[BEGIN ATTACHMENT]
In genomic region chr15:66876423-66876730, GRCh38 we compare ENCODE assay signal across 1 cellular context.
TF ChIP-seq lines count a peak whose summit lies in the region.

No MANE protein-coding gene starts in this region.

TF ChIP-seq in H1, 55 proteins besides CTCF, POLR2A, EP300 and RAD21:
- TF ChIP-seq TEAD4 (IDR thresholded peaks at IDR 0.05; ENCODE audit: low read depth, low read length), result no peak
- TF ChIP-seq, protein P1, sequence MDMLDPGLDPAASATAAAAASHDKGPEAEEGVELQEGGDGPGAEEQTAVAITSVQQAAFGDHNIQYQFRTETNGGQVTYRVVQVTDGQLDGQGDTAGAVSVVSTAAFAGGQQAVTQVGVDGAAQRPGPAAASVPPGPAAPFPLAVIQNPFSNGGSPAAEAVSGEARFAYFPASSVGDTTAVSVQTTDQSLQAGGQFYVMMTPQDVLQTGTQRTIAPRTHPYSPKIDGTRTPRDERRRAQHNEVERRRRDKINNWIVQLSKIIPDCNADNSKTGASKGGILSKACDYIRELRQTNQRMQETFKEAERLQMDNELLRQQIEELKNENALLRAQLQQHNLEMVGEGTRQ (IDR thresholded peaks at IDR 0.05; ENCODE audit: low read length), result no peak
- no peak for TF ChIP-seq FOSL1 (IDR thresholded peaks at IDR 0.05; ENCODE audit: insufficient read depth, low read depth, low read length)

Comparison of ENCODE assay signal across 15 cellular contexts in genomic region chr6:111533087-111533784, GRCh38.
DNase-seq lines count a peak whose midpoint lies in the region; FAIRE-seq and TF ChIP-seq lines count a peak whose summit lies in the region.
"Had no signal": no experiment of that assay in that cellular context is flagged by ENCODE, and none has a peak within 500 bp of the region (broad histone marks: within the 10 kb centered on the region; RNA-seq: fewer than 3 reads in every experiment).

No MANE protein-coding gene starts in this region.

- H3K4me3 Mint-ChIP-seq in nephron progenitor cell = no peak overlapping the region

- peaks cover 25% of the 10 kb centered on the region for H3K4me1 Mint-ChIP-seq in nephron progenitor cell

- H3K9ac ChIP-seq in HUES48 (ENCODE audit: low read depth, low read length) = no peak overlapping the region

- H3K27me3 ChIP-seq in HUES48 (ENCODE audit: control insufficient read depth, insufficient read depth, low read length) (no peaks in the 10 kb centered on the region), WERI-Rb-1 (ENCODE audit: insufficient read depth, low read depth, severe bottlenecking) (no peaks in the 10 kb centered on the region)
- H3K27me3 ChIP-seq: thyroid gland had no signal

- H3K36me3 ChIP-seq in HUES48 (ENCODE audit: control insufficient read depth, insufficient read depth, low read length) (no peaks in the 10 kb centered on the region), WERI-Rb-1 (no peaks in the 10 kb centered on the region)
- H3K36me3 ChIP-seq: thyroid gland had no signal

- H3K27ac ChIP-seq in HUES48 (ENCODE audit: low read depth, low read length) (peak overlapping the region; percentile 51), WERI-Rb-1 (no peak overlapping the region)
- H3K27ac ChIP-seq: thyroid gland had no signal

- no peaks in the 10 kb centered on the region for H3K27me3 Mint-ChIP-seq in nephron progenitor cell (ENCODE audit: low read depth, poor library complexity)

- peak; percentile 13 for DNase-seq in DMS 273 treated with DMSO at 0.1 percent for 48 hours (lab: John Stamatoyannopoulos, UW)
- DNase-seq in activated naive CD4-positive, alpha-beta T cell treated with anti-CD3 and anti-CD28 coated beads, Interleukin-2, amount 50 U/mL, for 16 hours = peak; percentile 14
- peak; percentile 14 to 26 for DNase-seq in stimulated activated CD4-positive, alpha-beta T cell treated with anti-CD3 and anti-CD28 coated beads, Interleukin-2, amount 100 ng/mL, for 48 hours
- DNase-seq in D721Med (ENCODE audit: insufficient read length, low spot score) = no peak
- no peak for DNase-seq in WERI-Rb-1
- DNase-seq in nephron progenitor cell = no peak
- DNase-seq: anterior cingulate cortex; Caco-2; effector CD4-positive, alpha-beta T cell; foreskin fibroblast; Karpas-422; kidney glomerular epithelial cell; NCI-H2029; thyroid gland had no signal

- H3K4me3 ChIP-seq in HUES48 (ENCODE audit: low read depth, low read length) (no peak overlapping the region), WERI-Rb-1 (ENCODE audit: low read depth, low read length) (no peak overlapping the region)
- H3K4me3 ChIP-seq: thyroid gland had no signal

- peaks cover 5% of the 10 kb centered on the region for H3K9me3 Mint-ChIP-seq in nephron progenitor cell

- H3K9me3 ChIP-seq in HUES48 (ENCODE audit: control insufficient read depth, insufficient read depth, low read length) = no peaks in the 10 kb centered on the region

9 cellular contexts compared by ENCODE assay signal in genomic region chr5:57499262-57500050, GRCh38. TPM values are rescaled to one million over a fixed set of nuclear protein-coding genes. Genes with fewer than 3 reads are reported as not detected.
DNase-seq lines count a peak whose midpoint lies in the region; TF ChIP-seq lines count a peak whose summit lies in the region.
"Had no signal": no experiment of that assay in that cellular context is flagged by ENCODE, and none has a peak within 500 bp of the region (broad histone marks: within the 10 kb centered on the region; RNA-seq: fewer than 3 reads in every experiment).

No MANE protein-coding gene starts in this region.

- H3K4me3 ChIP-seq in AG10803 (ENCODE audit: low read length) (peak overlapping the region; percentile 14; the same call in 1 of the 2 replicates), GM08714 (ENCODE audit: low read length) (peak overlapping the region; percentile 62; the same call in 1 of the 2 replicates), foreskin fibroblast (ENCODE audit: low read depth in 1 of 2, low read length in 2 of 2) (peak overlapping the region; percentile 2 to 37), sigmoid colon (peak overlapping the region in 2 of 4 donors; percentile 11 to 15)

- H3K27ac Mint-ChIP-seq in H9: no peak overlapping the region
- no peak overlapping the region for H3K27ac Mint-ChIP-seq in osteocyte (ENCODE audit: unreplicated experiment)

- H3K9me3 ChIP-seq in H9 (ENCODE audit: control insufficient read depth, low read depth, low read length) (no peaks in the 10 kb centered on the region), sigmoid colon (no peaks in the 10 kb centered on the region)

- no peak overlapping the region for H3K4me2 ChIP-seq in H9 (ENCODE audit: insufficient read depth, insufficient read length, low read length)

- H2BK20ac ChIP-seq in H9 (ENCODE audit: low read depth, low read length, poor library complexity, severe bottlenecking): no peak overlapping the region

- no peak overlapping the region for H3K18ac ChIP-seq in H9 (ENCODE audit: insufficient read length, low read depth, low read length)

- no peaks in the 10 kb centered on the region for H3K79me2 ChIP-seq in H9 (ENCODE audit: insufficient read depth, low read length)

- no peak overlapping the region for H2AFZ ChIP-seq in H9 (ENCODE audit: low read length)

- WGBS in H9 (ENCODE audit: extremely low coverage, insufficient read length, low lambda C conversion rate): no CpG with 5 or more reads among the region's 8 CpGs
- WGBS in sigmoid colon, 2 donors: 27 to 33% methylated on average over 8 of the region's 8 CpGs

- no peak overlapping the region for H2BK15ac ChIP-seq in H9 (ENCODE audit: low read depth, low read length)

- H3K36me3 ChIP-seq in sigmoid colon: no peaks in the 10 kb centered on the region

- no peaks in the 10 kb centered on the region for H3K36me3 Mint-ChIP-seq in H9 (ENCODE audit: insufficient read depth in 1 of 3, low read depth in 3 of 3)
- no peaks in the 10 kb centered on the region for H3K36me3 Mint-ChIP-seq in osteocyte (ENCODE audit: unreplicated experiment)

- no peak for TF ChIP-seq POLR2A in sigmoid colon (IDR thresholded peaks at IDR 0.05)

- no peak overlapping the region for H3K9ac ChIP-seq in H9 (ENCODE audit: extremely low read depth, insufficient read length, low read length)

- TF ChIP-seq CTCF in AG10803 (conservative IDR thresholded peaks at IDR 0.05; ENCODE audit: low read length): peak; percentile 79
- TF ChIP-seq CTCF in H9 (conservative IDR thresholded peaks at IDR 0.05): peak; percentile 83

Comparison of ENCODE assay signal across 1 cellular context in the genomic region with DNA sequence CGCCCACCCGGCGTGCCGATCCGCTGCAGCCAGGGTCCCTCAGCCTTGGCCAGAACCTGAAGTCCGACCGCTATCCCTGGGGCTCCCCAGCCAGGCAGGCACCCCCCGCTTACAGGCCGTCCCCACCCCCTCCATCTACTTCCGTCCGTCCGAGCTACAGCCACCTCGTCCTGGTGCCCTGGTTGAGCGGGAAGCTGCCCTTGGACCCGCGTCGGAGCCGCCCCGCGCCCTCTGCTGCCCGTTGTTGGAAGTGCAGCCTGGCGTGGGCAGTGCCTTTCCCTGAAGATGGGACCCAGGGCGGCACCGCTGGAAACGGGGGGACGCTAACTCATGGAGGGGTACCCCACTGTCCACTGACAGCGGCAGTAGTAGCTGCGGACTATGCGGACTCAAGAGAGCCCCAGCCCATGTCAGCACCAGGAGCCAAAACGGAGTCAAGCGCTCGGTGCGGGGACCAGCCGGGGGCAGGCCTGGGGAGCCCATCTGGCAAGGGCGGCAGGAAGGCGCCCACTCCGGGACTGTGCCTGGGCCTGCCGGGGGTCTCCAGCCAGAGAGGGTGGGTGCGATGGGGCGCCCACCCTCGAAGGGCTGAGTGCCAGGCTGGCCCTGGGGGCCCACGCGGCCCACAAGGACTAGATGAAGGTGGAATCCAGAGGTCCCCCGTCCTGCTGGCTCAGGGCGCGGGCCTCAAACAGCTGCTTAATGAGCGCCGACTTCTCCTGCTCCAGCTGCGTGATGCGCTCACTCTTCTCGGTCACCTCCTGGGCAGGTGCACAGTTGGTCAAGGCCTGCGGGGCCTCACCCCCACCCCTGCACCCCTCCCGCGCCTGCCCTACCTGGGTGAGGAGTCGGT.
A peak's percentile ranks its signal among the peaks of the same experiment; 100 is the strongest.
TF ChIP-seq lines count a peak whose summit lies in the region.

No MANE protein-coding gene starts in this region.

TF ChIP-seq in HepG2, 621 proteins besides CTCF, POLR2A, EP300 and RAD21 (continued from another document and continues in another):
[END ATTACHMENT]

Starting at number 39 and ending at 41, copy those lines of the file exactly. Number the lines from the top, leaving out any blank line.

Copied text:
- no peak overlapping the region for H3K27ac Mint-ChIP-seq in osteocyte (ENCODE audit: unreplicated experiment)

- H3K9me3 ChIP-seq in H9 (ENCODE audit: control insufficient read depth, low read depth, low read length) (no peaks in the 10 kb centered on the region), sigmoid colon (no peaks in the 10 kb centered on the region)

- no peak overlapping the region for H3K4me2 ChIP-seq in H9 (ENCODE audit: insufficient read depth, insufficient read length, low read length)